Having a family history of HI is significant in suspecting the condition in a developing fetus with parents who are closely related. However, there have been reported cases of HI without any family history, similar to the present case.[2] Newborns with HI require comprehensive neonatal care involving both surgical and medical interventions. The literature mentions various treatment options for HI, including surgeries to release joint contractures, perform fasciotomy, correct ectropion, reconstruct the nose, and apply autologous skin grafts.[3] However, the availability of facilities for such major surgeries and the time required for arrangements are often a challenge in many centers. In the present case, there was no surgical treatment facility, so management involved providing oxygenation, intravenous fluids, artificial feeds, antibiotics, and topical applications of retinoid. Unfortunately, the newborn passed away after 14 h of life due to respiratory failure.

Prenatal suspicion of HI is possible through thorough history-taking and careful 2D and 3D ultrasonographic examination of the fetus. The 2D ultrasonographic features of HI include armor-like skin with increased thickness, short and flattened nasal bones, ectropion, open mouth, clenched hands, polyhydramnios, and floating particles in the amniotic fluid, among others.[4] These features are typically more prominent in the third trimester. Notably, a short foot length of the fetus in the ultrasonogram is a promising feature in the second trimester for suspecting HI.[5] In the present case, the prenatal diagnosis was missed due to a lack of awareness regarding these specific features of HI.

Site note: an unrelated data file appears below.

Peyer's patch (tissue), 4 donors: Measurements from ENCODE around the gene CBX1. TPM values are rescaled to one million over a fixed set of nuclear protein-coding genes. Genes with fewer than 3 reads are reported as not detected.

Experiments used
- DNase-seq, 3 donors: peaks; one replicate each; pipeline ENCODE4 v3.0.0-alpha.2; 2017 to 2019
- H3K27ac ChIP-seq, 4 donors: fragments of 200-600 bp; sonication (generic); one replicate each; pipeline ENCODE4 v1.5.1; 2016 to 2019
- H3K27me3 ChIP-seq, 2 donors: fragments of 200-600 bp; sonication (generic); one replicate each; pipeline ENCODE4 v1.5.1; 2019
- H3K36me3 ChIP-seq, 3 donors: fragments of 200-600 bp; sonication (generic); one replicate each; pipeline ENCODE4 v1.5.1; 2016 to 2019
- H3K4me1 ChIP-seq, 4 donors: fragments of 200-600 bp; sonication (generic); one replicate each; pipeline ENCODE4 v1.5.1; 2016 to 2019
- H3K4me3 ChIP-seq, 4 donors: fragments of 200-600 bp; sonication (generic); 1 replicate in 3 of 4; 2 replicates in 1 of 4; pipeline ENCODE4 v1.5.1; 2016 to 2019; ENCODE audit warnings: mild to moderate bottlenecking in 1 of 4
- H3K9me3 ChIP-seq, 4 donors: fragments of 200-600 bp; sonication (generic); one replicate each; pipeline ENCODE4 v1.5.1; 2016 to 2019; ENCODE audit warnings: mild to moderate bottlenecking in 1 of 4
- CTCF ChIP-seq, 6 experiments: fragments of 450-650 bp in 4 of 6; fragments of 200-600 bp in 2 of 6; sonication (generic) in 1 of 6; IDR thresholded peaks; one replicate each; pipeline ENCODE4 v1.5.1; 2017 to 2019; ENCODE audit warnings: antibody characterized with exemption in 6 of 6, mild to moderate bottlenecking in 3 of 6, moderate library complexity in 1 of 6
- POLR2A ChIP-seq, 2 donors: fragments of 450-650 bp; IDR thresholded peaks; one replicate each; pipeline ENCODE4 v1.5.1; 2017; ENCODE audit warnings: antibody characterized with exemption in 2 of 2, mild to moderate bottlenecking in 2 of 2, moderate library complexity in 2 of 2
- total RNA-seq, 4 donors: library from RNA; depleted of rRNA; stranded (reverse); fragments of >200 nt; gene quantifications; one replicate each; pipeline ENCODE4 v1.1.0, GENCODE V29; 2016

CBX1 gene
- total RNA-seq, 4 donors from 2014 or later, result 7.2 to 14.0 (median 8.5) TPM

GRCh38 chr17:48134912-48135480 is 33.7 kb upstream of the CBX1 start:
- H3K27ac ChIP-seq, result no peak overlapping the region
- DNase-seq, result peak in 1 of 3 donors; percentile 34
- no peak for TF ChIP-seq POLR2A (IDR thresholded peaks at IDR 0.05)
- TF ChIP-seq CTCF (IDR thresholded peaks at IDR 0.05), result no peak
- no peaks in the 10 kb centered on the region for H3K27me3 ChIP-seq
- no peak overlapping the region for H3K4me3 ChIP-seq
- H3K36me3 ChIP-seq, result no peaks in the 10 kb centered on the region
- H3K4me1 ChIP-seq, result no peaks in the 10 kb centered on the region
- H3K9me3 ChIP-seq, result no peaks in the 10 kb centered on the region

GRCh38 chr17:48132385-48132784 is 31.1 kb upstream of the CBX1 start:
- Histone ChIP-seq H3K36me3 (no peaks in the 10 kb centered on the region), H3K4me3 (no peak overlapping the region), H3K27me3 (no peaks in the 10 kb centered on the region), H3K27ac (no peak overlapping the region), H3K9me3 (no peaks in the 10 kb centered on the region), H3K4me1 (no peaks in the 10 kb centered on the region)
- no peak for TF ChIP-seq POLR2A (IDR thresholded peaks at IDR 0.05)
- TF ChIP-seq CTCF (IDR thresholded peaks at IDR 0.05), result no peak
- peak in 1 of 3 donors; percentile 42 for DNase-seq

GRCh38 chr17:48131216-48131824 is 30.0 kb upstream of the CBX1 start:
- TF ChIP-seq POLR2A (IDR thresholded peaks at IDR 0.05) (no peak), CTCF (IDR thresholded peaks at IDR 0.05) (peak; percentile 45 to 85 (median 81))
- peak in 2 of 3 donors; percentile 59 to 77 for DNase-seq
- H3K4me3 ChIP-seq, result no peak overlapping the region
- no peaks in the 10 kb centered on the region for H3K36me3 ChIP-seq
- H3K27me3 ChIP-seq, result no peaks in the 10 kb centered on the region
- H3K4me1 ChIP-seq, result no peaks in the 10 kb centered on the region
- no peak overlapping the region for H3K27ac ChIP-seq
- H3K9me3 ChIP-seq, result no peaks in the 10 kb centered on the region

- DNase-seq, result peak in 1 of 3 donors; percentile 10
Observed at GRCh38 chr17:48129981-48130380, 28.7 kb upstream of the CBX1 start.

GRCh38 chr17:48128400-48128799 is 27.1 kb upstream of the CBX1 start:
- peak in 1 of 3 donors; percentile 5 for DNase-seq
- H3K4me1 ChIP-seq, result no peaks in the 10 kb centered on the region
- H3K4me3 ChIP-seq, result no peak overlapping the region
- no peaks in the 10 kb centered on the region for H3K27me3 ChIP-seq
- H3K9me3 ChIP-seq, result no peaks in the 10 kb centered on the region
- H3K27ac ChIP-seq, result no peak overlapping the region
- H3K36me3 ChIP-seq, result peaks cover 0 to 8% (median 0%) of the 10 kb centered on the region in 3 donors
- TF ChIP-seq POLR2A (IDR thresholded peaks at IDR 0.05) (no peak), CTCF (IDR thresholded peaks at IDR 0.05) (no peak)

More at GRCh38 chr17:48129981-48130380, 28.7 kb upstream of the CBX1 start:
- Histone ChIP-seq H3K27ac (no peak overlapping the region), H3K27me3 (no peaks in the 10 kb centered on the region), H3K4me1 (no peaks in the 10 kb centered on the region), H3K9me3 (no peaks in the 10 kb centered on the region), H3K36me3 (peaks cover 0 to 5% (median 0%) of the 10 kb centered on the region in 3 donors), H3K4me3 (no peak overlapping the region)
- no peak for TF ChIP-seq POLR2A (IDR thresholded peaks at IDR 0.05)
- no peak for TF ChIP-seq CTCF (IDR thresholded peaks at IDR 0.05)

Conclusion Top

Harlequin ichthyosis is an uncommon genetic skin disorder characterized by widespread thick scaling and deep red cracks in the skin. It severely impacts organ development as the fetus is encased in a thick, armor-like skin. When dealing with consanguineous couples, taking a thorough medical history may provide clues to suspect this disorder. Prenatal diagnosis can be achieved through meticulous 2D ultrasound examination, specifically looking for features indicative of harlequin ichthyosis. When a prenatal diagnosis is made, medical termination of the pregnancy is typically recommended. Genetic counseling and psychological support for the parents are also advised. Despite intensive management involving a multidisciplinary team, the condition remains lethal.

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Conflicts of interest

There are no conflicts of interest.

  References Top

Shrestha AB, Biswas P, Shrestha S, Riyaz R, Nawaz MH, Shrestha S, et al. Harlequin ichthyosis: A case report and literature review. Clin Case Rep 2022;10:e6709.  Back to cited text no. 1
Brandão P, Seco S, Loureiro T, Ramalho C Prenatal sonographic diagnosis of Harlequin ichthyosis. J Clin Ultrasound 2019;47:228-31.  Back to cited text no. 2
Tsivilika M, Kavvadas D, Karachrysafi S, Sioga A, Papamitsou T Management of harlequin ichthyosis: A brief review of the recent literature. Children (Basel) 2022;9:893.  Back to cited text no. 3
Zhou Y, Li L, Wang L, Zhang C Prenatal diagnosis of a rare variant of harlequin ichthyosis with literature review. BMC Med Imaging 2021;21:56.  Back to cited text no. 4
Suresh S, Vijayalakshmi R, Indrani S, Lata M Short foot length: a diagnostic pointer for harlequin ichthyosis. J Ultrasound Med 2004;23:1653-7.  Back to cited text no. 5


  [Figure 1], [Figure 2]